Anquan Boldin is the 10th-oldest player on the Ravens roster, but the wide receiver isn’t bemoaning his status in a sport that covets speed and youth. In fact, Boldin is grateful that he is entering his 10th year in the NFL.
“I count my blessings every time I come out because the life expectancy in this league is about three years,” he said after Monday’s practice at the team’s training facility in Owings Mills. “So when you find a guy like [inside linebacker] Ray Lewis who’s played 17 years or [free safety] Ed Reed who’s played 11 or myself who’s played 10, we beat the odds. But I think for us, we’re not satisfied just being on the field. We still want to play at a top level, and I think that’s what our guys are all about. And not just being on the field, but I think in order to play that long, you definitely have to be good at your craft. You have to work on it all the time, but you also have to know how to take care of your body. I think that’s a correlation with all the guys that have been in the league for that long.”
Running back Ray Rice led the offense with 76 catches last season and wide receiver Torrey Smith emerged as the offense’s most effective deep-ball threat with five of seven touchdowns traveling at least 25 yards each. But Boldin was quarterback Joe Flacco’s most productive gainer with 887 receiving yards – a category that he has captained in each of the last two seasons.
That consistency is what makes Boldin a prized weapon in the offense, according to coach John Harbaugh.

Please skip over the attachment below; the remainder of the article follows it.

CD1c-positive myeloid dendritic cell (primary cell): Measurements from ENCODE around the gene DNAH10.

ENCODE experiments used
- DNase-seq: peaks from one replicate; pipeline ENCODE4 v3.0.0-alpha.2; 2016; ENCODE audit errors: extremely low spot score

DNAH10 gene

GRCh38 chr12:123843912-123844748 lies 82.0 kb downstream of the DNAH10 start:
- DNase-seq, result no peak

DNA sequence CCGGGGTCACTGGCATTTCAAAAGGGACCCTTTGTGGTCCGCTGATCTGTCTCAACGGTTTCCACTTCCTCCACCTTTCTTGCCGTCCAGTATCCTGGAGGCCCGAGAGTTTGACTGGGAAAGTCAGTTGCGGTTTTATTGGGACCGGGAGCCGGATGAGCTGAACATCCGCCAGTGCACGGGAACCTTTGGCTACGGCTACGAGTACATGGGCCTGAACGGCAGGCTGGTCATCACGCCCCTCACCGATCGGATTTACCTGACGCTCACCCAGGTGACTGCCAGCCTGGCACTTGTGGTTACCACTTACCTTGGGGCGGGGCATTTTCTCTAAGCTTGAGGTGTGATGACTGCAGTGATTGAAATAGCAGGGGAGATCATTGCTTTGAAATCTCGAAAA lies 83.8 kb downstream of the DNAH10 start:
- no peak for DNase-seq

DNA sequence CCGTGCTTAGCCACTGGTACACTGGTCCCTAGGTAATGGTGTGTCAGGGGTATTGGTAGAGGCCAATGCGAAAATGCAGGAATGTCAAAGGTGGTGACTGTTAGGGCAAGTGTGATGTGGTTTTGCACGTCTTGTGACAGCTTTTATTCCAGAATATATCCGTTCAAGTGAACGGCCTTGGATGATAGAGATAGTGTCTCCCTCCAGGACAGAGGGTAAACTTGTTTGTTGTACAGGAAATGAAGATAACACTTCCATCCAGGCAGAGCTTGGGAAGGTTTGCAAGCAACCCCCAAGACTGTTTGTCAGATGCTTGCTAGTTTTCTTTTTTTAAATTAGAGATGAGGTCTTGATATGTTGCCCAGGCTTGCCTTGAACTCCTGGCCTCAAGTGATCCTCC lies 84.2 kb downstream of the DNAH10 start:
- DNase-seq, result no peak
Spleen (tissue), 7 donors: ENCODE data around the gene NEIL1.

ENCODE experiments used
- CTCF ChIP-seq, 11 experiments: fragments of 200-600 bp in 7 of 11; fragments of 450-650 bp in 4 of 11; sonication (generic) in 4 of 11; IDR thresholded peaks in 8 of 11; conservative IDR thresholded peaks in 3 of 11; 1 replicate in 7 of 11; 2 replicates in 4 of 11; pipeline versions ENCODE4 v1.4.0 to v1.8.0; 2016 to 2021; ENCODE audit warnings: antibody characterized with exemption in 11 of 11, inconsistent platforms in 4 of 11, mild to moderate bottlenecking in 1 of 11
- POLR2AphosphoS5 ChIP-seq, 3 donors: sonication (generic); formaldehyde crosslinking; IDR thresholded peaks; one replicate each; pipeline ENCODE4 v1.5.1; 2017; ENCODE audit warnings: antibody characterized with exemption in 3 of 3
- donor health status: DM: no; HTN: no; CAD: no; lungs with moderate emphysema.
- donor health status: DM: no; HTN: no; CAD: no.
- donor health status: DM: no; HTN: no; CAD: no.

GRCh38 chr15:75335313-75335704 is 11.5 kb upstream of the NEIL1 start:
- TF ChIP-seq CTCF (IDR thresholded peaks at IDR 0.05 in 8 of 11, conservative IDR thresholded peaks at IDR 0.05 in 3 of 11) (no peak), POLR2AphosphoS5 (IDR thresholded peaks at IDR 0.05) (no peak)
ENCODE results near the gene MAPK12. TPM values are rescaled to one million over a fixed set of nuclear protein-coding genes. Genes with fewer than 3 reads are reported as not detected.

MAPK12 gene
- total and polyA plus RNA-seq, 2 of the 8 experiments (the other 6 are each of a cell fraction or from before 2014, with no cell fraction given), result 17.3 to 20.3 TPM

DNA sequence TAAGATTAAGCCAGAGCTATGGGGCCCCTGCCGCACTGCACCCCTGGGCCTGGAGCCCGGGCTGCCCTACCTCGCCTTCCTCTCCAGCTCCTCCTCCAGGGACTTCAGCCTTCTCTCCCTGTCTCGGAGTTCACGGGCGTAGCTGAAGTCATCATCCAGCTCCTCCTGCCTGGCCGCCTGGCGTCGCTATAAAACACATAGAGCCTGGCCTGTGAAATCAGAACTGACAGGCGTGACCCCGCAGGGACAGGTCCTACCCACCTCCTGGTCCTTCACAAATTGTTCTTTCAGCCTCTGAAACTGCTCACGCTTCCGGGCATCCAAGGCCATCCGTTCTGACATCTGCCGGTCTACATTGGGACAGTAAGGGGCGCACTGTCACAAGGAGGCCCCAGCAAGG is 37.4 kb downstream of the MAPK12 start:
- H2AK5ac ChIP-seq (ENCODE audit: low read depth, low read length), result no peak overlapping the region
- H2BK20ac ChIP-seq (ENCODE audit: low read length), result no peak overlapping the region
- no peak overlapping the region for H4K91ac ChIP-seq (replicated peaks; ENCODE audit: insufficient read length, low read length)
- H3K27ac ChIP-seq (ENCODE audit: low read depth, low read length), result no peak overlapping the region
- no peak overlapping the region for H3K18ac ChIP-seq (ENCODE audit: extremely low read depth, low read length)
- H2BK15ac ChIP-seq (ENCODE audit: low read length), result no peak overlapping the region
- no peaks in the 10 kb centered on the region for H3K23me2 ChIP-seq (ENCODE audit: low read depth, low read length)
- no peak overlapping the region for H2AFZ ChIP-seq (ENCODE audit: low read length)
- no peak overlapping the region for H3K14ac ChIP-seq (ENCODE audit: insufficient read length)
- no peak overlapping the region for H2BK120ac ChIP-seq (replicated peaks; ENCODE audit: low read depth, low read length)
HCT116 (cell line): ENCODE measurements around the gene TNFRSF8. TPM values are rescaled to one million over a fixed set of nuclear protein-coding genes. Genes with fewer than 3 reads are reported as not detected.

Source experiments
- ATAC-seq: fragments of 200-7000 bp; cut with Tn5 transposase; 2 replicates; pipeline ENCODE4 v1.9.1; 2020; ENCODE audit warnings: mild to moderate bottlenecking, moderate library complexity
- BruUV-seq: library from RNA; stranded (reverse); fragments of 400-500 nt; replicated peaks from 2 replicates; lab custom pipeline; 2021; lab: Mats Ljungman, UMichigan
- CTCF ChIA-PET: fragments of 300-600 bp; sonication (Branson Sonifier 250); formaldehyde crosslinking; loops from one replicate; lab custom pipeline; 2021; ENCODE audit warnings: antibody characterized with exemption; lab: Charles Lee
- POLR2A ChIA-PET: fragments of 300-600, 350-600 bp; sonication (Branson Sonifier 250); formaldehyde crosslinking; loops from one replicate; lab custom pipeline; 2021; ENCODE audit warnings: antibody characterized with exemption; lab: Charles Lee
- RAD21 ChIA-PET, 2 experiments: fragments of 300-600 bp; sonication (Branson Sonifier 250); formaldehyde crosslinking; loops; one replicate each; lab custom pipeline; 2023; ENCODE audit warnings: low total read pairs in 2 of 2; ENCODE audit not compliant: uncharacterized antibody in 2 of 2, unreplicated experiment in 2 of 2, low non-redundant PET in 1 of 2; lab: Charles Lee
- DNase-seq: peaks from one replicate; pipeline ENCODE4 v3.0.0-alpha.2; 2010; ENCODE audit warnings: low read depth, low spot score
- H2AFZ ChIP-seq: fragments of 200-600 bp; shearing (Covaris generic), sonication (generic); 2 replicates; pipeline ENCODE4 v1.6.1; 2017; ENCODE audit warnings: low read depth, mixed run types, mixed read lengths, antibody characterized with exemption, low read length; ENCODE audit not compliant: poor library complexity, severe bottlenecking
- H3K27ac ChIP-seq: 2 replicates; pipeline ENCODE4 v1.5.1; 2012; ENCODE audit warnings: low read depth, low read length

“We talked about young guys the other day, but you have to have veteran guys, too,” Harbaugh said Monday. “You really can’t run a bunch of kids out there either. And you’ve got to have guys that know how to play and have been there and understand the game. It’s a hard, tough sport as evidenced by today’s practice, and guys like Anquan know how to handle that.”
Aside from Jacoby Jones and Logan Payne who are a respective 28 and 27 years old, Boldin, 31, is at least five years older than the rest of the receivers on the roster. And as the elder statesman, Boldin is not afraid to share his knowledge with his younger teammates.
“For me, I kind of pull those guys over to the side and kind of coach them up,” Boldin said. “I think Coach Hos [Jim Hostler, the wide receivers coach] does a great job of allowing me. If I see something, I’ll talk to them. A lot of coaches get offended by that, but he’s a guy that encourages us. When I’m not in, I’m watching the guys and seeing what they’re doing, just trying to nitpick and see what they can do better. But for the most part, they’ve done a great job up to this point of getting into the playbook, which allows them to play fast.”Copyright © 2015, Los Angeles Times